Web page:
Blog October 4, 2013
Scholar: John Collins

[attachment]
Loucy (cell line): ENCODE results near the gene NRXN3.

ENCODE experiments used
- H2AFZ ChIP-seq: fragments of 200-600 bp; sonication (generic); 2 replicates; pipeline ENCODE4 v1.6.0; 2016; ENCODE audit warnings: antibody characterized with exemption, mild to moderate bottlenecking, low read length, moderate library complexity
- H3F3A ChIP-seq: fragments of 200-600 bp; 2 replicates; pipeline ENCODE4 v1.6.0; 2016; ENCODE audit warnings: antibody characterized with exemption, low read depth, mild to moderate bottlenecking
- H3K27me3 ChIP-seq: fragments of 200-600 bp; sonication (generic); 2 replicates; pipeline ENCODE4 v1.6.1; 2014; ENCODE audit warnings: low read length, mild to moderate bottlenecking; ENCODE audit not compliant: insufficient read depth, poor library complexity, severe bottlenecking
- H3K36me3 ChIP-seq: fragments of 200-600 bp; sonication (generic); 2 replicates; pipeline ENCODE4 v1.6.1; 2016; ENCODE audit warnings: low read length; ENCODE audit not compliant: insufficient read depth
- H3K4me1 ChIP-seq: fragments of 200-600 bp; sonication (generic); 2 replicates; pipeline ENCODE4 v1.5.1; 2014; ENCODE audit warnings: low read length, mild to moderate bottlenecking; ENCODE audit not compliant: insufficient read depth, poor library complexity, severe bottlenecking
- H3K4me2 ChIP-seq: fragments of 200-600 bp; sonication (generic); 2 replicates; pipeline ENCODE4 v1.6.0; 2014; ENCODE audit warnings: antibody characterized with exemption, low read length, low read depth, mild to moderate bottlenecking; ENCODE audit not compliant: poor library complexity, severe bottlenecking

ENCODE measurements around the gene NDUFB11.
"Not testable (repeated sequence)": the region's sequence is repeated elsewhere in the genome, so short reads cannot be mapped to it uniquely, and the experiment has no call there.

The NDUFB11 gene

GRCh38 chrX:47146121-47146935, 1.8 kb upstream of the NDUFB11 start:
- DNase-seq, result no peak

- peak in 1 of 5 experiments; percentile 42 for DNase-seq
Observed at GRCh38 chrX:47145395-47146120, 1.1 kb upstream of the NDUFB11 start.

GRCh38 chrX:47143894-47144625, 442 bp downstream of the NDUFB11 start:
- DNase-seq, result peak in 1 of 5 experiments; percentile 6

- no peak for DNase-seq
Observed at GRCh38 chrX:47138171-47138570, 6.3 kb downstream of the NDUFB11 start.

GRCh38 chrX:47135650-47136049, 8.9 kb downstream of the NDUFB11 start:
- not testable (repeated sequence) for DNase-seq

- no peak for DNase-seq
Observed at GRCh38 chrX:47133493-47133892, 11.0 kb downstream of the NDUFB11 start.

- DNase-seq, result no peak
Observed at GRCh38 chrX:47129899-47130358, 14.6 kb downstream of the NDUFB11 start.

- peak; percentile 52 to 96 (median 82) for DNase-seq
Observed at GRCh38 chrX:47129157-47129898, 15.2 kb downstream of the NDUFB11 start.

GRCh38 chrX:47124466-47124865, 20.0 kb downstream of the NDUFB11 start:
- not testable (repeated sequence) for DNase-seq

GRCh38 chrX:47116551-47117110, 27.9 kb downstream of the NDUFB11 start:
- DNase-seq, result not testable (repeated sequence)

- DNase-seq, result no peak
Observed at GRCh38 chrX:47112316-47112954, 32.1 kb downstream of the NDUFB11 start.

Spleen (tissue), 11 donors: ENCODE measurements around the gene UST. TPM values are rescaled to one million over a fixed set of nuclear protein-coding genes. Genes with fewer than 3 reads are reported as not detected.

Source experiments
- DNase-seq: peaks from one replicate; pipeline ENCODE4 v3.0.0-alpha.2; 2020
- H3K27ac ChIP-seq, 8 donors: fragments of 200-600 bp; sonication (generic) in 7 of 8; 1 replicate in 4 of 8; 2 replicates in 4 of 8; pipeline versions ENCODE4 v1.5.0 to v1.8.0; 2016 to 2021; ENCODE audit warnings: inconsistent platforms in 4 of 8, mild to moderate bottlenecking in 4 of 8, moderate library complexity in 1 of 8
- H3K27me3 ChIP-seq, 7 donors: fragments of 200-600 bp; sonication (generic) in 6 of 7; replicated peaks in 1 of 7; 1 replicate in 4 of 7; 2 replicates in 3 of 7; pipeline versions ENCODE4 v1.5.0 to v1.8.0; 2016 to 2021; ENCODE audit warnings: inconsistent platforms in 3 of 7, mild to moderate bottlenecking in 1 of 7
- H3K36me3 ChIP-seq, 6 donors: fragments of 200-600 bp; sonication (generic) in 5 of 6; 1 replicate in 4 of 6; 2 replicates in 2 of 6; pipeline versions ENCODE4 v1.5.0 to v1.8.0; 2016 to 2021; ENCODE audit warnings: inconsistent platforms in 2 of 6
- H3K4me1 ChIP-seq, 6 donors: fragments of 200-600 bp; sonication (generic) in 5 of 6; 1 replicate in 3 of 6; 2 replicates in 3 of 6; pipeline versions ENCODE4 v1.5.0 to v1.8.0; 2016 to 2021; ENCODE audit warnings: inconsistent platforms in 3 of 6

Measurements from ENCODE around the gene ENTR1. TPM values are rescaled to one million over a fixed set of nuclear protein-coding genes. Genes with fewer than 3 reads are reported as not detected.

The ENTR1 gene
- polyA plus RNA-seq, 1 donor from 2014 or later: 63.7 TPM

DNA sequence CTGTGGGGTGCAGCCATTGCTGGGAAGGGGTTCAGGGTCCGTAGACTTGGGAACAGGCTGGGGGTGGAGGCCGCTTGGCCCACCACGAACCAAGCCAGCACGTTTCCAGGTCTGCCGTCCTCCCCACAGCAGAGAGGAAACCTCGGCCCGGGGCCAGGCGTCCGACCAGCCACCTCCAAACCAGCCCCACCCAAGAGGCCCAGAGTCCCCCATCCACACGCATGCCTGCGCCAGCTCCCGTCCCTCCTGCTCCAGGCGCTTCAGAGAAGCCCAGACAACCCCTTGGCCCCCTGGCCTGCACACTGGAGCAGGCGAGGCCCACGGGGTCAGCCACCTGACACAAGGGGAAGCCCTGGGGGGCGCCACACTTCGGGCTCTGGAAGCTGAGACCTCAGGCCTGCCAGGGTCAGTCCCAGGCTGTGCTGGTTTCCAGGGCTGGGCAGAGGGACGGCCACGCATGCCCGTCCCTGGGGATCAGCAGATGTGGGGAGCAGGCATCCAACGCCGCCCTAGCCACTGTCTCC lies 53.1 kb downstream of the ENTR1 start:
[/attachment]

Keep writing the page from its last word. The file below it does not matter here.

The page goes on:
Since the mid-1990s, Collins has conducted ethnographic research on UNESCO world heritage sites, urban restoration programs, and their relationships to national histories and racial politics in Brazil. This gave rise to his first book, Revolt of the Saints: Memory and Redemption in the Twilight of Brazilian 'Racial Democracy.' In addition to ongoing work on heritage, race and ethnographic approaches to history and historicity in Latin America, he is currently involved in two new projects. The first, Under English Eyes, examines the ways Africans who arrived on the final slave ship to dock in the city of Salvador, Bahia experienced Brazil's 19th century transition to ostensibly free labor. The second, Hunters of the Sourlands, is a somewhat iconoclastic foray into human-animal relations and the politics of property and nature in the contemporary U.S. The project is based on experiences with hunters of white-tail deer, state game officials, and scientists involved in wildlife biology in central New Jersey. Its goal is to understand more clearly how recent economic changes have altered landscapes in ways that affect both national politics and the ecology of North American woodlands. In addition to his research and teaching, Collins currently serves as an Editorial Board Member and Film and Book Review Editor for Journal of Latin American and Caribbean Anthropology and as Co-Chair of the Columbia University Brazil Seminar. Additionally, in Fall 2012, he began directing Queens College's Program in Latin American and Latino Studies.